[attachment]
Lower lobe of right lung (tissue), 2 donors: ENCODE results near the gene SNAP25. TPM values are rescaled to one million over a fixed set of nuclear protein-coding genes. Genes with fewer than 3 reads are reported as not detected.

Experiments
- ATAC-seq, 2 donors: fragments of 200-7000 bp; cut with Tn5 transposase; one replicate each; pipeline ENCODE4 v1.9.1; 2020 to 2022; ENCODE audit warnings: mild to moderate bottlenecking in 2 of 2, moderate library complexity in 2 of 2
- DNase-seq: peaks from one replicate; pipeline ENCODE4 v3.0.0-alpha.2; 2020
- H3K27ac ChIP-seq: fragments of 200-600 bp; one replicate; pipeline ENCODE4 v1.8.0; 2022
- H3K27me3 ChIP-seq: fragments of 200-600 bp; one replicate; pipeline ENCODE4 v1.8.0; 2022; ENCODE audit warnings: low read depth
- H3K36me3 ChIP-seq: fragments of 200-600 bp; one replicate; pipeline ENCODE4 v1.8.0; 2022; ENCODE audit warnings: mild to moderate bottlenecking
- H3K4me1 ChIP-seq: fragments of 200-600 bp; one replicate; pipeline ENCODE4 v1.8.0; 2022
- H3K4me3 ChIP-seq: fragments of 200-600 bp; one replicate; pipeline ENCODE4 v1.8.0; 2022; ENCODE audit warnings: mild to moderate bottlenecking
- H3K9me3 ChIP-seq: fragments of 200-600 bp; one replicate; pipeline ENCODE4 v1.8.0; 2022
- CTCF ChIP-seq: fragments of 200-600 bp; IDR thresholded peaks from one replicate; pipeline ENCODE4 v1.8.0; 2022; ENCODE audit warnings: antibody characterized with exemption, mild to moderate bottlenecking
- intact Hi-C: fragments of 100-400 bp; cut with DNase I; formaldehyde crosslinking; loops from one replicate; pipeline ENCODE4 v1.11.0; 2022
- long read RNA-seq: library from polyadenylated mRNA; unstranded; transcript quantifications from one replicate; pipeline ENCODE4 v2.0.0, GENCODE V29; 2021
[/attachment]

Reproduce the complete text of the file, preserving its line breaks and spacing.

Lower lobe of right lung (tissue), 2 donors: ENCODE results near the gene SNAP25. TPM values are rescaled to one million over a fixed set of nuclear protein-coding genes. Genes with fewer than 3 reads are reported as not detected.

Experiments
- ATAC-seq, 2 donors: fragments of 200-7000 bp; cut with Tn5 transposase; one replicate each; pipeline ENCODE4 v1.9.1; 2020 to 2022; ENCODE audit warnings: mild to moderate bottlenecking in 2 of 2, moderate library complexity in 2 of 2
- DNase-seq: peaks from one replicate; pipeline ENCODE4 v3.0.0-alpha.2; 2020
- H3K27ac ChIP-seq: fragments of 200-600 bp; one replicate; pipeline ENCODE4 v1.8.0; 2022
- H3K27me3 ChIP-seq: fragments of 200-600 bp; one replicate; pipeline ENCODE4 v1.8.0; 2022; ENCODE audit warnings: low read depth
- H3K36me3 ChIP-seq: fragments of 200-600 bp; one replicate; pipeline ENCODE4 v1.8.0; 2022; ENCODE audit warnings: mild to moderate bottlenecking
- H3K4me1 ChIP-seq: fragments of 200-600 bp; one replicate; pipeline ENCODE4 v1.8.0; 2022
- H3K4me3 ChIP-seq: fragments of 200-600 bp; one replicate; pipeline ENCODE4 v1.8.0; 2022; ENCODE audit warnings: mild to moderate bottlenecking
- H3K9me3 ChIP-seq: fragments of 200-600 bp; one replicate; pipeline ENCODE4 v1.8.0; 2022
- CTCF ChIP-seq: fragments of 200-600 bp; IDR thresholded peaks from one replicate; pipeline ENCODE4 v1.8.0; 2022; ENCODE audit warnings: antibody characterized with exemption, mild to moderate bottlenecking
- intact Hi-C: fragments of 100-400 bp; cut with DNase I; formaldehyde crosslinking; loops from one replicate; pipeline ENCODE4 v1.11.0; 2022
- long read RNA-seq: library from polyadenylated mRNA; unstranded; transcript quantifications from one replicate; pipeline ENCODE4 v2.0.0, GENCODE V29; 2021